Chapter VIII: Funerary Architecture, has profited from Prof. Curlís recent publication The Victorian Celebration of Death (2000 and 2004) and Kensal Green Cemetery (2001), which he edited and contributed to. Many new illustrations complement the text. Alas, no further details have been added about the fantastic Egyptianising at PŤre Lachaise Cemetery in Paris.
The chapter about the twentieth century has been updated and many of the important structures, such as Adelaide House on London Bridge, are now illustrated. A new Postscript chapter provides the final comments.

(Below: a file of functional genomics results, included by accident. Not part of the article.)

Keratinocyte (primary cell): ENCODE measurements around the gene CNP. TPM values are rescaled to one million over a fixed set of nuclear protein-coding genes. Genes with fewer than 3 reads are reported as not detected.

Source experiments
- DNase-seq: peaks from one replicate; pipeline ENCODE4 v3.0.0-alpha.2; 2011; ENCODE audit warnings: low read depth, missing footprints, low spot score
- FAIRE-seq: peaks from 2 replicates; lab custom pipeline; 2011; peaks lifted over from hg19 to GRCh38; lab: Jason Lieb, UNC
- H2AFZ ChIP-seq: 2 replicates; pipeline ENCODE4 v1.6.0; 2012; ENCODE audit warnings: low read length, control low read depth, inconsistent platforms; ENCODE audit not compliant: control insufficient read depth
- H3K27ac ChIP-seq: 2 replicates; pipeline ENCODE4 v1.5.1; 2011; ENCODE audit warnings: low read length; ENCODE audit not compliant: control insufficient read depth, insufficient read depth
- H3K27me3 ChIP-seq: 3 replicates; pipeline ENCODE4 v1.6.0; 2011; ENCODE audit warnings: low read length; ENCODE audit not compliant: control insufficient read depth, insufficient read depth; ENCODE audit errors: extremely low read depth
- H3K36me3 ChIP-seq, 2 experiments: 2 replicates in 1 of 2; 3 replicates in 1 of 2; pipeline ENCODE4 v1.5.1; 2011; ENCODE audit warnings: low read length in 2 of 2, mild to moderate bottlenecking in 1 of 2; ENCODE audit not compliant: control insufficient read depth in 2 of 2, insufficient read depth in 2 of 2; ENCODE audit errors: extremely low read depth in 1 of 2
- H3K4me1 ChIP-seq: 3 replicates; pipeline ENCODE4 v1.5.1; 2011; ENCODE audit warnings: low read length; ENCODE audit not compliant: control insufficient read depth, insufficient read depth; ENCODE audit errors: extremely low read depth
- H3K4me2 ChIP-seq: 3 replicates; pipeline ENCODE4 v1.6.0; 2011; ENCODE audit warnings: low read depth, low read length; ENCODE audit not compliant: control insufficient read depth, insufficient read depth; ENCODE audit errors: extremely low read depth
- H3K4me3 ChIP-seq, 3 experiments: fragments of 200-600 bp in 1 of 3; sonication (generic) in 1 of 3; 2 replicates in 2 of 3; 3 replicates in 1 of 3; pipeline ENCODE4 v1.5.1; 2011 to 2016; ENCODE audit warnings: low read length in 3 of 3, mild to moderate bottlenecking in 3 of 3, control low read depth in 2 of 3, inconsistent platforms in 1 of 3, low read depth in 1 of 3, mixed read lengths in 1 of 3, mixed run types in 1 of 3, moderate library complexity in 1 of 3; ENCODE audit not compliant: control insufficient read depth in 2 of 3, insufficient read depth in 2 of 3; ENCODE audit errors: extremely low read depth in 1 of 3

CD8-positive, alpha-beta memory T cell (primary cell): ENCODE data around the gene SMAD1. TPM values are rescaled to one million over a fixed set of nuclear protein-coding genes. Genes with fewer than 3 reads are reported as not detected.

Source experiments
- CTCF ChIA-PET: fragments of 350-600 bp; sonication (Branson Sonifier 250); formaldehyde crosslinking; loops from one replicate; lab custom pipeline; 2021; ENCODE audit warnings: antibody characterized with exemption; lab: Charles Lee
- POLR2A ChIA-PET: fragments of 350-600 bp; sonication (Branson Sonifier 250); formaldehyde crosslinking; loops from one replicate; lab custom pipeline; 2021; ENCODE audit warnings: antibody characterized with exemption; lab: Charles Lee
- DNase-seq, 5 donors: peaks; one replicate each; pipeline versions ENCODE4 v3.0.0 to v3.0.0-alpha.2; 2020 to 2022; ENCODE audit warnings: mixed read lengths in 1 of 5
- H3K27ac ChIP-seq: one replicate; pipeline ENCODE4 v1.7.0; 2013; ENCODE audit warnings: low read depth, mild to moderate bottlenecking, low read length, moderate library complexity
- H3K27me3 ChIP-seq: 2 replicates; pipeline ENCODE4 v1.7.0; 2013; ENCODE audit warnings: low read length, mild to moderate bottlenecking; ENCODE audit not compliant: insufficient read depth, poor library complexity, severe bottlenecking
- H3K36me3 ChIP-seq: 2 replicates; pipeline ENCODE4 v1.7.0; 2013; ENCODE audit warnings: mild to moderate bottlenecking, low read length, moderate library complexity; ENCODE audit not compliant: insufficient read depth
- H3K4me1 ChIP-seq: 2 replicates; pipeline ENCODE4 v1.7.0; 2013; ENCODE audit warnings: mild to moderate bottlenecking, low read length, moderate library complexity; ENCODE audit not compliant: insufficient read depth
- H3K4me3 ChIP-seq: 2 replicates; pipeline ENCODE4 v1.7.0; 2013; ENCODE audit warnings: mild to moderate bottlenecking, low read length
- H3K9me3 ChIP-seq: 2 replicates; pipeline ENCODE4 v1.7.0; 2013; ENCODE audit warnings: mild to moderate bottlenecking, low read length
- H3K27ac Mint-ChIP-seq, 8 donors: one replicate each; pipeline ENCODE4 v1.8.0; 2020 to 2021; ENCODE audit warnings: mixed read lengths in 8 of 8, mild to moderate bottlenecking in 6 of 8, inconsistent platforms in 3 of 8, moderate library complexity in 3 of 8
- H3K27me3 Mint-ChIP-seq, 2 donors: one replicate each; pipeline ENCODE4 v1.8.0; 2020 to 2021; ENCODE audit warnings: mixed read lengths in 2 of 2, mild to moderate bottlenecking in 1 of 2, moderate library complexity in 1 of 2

The return of The Egyptian Revival is most welcome. For many readers it will be sufficiently comprehensive to serve as the definitive reference.
For the more serious student, Prof. Curlís authoritative book, with its lavish illustrations, copious footnotes and careful indexing, provides clues and directions for more detailed studies. As one whose research has been much aided by close reading of the second edition, I can heartily recommend this third edition to anyone who is interested in learning about the Egyptian Revival.
Cathie Bryan Cathie is a regular contributor toAE and has a special interest in Egyptianising architecture.
Published by by Routledge.
Hardback, ISBN 0-415-36119-2, Price £80.
Paperback, ISBN 0-415-36118-4, Price around £25.
ISBN 0 7141 3107 5.